NEVADA CITY, Calif. July 26, 2016 – The negotiators for the cannabis farmers have demonstrated an incredible amount of patience and cooperation. I’m sure that anyone who understood the details of the proposed ordinance, and the process of how it came to be, would come to the same conclusion, regardless of their bias on the issue. If you look at plant count alone, sure it sounds reasonable. The board is offering 25 plants, and it’s heard that the growers want 50. But under the proposed ordinance it doesn’t matter if the board offered 100 plants. There are several reasons why this is the case.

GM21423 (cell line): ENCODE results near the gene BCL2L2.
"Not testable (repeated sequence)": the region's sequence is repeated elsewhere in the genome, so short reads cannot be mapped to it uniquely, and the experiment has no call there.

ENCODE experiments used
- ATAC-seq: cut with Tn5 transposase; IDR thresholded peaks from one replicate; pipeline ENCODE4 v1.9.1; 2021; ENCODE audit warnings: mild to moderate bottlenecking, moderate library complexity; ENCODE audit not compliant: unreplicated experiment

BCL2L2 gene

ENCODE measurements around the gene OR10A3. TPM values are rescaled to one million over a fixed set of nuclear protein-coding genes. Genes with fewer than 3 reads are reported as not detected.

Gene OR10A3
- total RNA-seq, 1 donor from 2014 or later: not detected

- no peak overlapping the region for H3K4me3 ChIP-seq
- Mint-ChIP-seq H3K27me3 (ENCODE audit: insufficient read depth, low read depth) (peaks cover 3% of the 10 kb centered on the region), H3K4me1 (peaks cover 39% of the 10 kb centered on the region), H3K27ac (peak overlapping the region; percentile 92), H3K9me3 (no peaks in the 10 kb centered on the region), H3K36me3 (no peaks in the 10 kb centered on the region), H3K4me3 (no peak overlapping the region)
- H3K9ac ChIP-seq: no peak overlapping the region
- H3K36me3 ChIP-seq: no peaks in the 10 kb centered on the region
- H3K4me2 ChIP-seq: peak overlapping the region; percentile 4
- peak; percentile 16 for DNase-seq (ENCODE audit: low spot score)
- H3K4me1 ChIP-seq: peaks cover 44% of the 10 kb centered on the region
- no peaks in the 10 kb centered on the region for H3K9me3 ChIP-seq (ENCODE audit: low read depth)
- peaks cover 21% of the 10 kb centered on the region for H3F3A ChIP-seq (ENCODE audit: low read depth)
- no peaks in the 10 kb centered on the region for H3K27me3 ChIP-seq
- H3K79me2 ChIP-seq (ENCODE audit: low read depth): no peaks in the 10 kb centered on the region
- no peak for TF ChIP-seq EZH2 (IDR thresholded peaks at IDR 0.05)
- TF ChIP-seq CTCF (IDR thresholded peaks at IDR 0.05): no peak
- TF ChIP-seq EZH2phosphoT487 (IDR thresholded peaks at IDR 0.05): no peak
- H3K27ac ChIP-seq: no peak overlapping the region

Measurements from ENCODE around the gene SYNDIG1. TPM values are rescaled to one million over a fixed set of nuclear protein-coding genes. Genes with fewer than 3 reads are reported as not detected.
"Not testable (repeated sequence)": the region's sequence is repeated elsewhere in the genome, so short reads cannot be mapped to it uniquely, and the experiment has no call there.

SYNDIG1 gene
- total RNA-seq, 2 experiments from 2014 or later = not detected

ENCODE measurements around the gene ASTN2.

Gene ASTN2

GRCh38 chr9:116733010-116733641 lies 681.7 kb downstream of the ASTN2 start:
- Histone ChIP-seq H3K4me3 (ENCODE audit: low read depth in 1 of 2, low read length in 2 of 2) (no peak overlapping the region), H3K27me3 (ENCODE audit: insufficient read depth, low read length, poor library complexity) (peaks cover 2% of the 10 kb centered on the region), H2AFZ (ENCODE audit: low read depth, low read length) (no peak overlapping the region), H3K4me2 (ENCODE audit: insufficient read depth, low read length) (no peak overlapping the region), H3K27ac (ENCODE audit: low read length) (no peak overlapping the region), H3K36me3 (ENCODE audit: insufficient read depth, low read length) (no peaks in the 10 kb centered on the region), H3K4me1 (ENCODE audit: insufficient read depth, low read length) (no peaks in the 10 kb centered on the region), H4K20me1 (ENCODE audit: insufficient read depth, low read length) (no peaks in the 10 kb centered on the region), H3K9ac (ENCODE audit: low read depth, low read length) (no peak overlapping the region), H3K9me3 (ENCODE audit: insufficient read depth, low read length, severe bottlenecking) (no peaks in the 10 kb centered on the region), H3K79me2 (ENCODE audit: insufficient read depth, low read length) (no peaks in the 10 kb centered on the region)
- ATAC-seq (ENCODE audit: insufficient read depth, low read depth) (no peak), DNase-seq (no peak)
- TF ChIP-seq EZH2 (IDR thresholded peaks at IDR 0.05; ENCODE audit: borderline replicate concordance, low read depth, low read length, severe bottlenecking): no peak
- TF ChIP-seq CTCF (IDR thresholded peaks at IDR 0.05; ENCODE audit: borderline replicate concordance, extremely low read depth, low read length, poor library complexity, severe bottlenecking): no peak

The first is the square footage restrictions. The growers asked for a plant count “or” square footage. The board offered plant count “restricted” by square footage. The two are polar opposites. On the largest parcels over 20 acres the restriction is to 1000 sq. ft. By the County’s own calculations in creating previous ordinances, this would accommodate about 10 full season plants. So the offer of 25 plants is superfluous. This was made very clear when discussing the ordinance. In good faith for negotiations, the growing community conceded anything larger than 10,000 sq. ft. They even said that they’d be happy with a maximum of 5,000 sq. ft. In one offer it was said that in the spirit of patience and understanding they think they could have settled for 2500 sq. ft. 1000 sq. ft. on only the largest parcels does not represent a compromise by the board.